Something in the water

By Jane Mitchell

Walking in Ennerdale photo by Gavin Dodd

Walking in Ennerdale photo by Gavin Dodd

IT was a beautiful sunny day in Spring when my sisters and I rode down the hill into Ennerdale. We’d spent the morning helping Dad marking lambs, and then driven the whole flock back, on the ponies over the fell and up to the Leaps. It took a while to mother them back up and so we’d let the ponies graze by the stream whilst we gave them time.

The ewes, glad of the fresh grass got their heads down quickly, occasionally looking up, still chewing, wide eyed and bleating; whilst the lambs screamed and ran around anxiously. They were grubby from rolling in the dirt, and their once perfect red smit marks in the middle of their backs blurred now. We stood watching them, holding the ponies’ reins.

Suddenly, Sarah jumped off Boo and pulled my yellow ribbon from my long blonde plait and Beth tied it on a branch in the hawthorn hedge.

They sat on the bank and sang ‘Tie a yellow ribbon round the ole oak tree’.

I felt like they were teasing me, I stared at my chest and tried to rub at a red smit mark with a dock leaf from my lovely blue football shirt that I’d recently inherited from my brother. The sheep had paired up nicely and the ewes were still pulling at the grass enthusiastically.

‘It’s so hot’.

‘What shall we do now?’

‘Why don’t we go and swim the horses in the lake?’

They all seemed settled, so we set off. I was selected to open the gate onto the road. I rode bareback and was too small to vault on, so I encouraged Copper to graze the long grass on the roadside then sat on his neck. He flicked his head up and I wriggled into position. We rode down Croasdale Brow into the valley. Our dog trotted behind us happily. In those days there was hardly any traffic so we could ride three abreast, but we never had the ponies shod so we kept to the verges. Ben started to run ahead.

‘Bad dog!’

‘Baby…’‘Get down, get down, get down’

‘But I still want you’oo around’.

Sarah was talking about the Osmonds’ tour, planned for later that year. Beth and I looked at each other and both pretended to be listening, but we knew what was coming. Sarah was to be Alan, Beth as Merill and although I wanted to be Donny, I had to be Jimmy. She sang Crazy Horses (badly) until we got to the lake, persuaded Boo to go in, and then ordered us to go in after her.

‘We’ll swim them to the island…’

Boo and Lady were enthusiastic, but although I managed to get Copper in the shallows he wasn’t having any of it. We watched the other two majestically plunge off rhythmically for a few seconds then he turned tail trotted up the stony beach and, with a neat sideways swerve, deposited me in the banking. I sat up and watched him gallop off.

Eventually my sisters returned from their swim and went after my steed. I limped up to a rocky promontory.

The sky was beginning to go pink. I sat sobbing. It was the eighth time since Tuesday I’d fallen off. Dad said really good riders fell off at least twenty times a week, because they were always trying to improve. I surveyed my knees. The right one was beginning to go red and it was grazed. Everyone would see it at school when I wore my new summer dress. How embarrassing.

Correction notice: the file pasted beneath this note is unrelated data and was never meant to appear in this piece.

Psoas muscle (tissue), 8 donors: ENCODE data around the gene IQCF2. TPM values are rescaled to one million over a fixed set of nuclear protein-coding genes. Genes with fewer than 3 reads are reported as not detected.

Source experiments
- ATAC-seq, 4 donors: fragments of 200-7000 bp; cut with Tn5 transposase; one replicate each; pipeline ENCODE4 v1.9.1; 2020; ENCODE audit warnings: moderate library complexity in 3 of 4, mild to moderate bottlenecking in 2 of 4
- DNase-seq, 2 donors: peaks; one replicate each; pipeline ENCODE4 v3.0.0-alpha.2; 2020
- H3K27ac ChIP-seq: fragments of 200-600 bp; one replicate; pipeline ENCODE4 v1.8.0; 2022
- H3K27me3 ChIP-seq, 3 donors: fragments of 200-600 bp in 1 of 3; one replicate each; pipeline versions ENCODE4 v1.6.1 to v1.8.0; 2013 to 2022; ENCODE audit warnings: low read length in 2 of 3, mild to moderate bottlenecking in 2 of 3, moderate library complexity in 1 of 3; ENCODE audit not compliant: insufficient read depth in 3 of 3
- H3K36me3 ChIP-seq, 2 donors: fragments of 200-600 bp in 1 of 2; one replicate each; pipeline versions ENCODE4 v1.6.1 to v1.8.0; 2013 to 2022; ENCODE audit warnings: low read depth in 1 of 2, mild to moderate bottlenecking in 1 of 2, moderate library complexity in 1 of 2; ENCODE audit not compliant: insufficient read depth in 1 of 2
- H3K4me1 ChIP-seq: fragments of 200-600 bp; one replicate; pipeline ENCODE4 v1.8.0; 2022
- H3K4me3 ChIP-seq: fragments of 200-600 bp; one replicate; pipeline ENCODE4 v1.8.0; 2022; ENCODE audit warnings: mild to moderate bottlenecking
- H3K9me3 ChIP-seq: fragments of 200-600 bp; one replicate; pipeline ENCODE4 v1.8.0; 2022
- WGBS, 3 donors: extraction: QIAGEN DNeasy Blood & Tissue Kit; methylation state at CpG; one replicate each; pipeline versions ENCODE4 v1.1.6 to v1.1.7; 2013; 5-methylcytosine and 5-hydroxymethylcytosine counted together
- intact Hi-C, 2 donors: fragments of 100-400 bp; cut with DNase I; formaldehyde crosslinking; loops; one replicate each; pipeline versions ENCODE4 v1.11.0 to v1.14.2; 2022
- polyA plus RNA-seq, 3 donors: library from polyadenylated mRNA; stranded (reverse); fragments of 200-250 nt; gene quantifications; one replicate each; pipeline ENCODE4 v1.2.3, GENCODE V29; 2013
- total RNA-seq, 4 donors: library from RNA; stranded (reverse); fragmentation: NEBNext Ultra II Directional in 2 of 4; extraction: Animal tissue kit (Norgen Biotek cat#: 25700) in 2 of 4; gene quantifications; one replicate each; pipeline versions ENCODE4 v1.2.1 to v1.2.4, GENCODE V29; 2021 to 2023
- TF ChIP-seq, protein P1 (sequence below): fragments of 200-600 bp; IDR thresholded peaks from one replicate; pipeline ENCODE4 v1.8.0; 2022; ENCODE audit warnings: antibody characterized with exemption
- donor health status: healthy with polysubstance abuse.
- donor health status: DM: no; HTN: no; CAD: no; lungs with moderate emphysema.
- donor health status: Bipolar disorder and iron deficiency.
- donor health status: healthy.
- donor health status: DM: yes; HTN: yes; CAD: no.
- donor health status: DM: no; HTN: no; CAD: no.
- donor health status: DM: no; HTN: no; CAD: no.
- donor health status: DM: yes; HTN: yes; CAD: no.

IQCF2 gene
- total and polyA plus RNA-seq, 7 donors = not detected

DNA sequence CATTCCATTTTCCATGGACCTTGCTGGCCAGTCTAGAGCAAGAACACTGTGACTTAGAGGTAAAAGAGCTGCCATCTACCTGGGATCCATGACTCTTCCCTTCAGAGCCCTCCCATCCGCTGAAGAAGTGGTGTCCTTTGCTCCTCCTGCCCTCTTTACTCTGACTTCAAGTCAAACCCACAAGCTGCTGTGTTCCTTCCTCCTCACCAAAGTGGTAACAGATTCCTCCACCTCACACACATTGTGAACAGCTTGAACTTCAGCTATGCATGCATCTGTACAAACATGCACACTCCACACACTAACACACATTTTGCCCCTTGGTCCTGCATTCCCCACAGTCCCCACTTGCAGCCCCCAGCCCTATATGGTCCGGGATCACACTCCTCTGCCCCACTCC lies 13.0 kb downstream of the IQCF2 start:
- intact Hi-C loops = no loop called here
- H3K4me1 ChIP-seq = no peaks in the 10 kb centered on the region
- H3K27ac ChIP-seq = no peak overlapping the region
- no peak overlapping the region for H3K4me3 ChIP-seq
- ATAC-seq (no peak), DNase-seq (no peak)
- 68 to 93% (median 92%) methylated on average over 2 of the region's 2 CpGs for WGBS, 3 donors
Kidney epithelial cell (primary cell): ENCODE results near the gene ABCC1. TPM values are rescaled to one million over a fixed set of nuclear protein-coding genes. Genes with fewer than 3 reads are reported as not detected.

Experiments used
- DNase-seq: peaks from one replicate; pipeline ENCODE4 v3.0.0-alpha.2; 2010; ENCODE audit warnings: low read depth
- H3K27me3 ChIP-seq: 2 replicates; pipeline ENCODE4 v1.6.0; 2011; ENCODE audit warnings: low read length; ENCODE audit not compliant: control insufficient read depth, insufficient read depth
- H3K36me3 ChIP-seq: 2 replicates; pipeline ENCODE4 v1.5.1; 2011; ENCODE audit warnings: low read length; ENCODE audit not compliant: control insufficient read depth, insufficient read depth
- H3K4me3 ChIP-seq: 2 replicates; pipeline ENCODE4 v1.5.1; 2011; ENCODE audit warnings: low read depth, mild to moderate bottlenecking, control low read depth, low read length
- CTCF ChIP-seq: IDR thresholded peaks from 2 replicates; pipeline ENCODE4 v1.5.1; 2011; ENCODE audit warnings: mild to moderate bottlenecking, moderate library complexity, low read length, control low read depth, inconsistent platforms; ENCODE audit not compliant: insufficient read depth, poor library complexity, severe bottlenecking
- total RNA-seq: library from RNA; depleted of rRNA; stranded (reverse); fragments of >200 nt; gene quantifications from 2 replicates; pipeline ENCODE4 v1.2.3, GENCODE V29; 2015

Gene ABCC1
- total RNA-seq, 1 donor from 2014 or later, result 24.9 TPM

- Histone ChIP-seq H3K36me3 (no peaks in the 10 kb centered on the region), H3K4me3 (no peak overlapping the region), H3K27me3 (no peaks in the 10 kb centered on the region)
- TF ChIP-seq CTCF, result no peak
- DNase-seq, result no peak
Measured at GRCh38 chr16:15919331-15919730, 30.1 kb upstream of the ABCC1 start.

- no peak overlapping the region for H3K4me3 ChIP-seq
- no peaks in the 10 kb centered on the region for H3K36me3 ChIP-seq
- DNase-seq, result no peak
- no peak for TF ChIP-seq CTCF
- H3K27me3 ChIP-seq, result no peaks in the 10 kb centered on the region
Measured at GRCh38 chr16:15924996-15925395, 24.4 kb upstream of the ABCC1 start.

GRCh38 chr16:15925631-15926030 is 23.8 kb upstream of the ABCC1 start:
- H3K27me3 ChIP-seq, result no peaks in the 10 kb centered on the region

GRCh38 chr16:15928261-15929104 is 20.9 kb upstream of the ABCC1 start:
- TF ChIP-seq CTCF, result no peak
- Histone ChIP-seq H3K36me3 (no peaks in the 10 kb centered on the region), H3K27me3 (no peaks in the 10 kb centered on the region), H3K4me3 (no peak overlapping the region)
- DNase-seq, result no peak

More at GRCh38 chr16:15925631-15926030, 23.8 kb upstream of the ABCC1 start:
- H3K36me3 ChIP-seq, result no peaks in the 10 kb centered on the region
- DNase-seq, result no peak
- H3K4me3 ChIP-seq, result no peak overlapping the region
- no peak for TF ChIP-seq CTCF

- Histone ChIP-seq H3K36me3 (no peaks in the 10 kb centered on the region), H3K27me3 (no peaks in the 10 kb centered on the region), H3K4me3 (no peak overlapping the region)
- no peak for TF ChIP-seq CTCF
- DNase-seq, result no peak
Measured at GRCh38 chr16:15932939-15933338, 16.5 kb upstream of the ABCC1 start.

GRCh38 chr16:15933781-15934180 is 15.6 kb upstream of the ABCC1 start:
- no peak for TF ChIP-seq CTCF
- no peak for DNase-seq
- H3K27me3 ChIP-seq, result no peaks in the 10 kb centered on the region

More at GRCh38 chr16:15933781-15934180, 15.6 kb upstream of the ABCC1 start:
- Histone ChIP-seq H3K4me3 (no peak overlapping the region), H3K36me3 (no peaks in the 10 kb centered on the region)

It was then I heard music, a saxophone…

And then a man’s voice singing…

‘Ain’t no sunshine when she’s gone…’ then the saxophone again. He was tall and fair- headed and had the aura of hope surrounding him.

Beside him on the grass a lady lay. She had thick blonde hair and wore glasses, but no make up, and exuded self confidence.

He was standing with his back to the lake he started to sway.

‘Have you seen her?… tell me have you seen her?…’ I’d seen the Chi Lites in my sister’s Jackie magazine. She’d made me pay 10p for the centre fold of David Cassidy and my brother 5p for a full page picture of Gary Glitter. The magazine itself was only 5p, I remember. I was disappointed because where the staples had been there were holes in David’s denim shirt.

The lady lay on her back and started to laugh.

The man began to sing again.

‘Lets stay together…’ I learnt later on about Al Green.

I watched as he knelt down beside her on one knee. I could see her shake her head then she looked into his eyes. They sat for a few moments and she got up and walked towards the lake. He followed her. He picked up a stone and skimmed it along the surface. It bounced three times. They turned together and kissed. It was then that Ben appeared. He ran down the path splashed into the lake then spun round and shook himself all over them. They brushed themselves off laughing. I got up off the rocks and descended shouting for Ben. He was looking intently at the man, wagging his tail.

‘Sorry. I think he wants you to throw another stone.’ I explained. They were both staring at me.

‘Oh, hello Little Britches’. He towered over me. He sounded like a cowboy. I blushed.

‘That’s a lovely shirt you’ve got on’.

‘It was my brother’s football shirt. It’s Chelsea’. I said proudly, more because it had been Andrew’s. I didn’t like football much.

‘Chelsea … the woman said wistfully and she turned and gazed at the ripples on the lake.

‘Nice meeting you’. I said and grabbed Ben’s collar. I felt I shouldn’t be there.

When I got to the rocks I turned and saw the couple walking away from me, hand in hand along the edge of the lapping water. He held the saxophone over his left shoulder. The sky was cerise now and the lake drank in the colour.

Ben and I set off to find the others. I could see them by the gate leading up to How Hall. They were on their ponies and Beth was holding

Copper’s reins. He was trying to bite Lady’s neck. Sarah shouted at me impatiently. So, I hurried. It would take us an hour to ride home and mum would be worried. It was Shepherd’s Pie and Apple Crumble for supper. I’d helped her prepare the potatoes, carrots and apples, in the hope that Copper could have the peelings.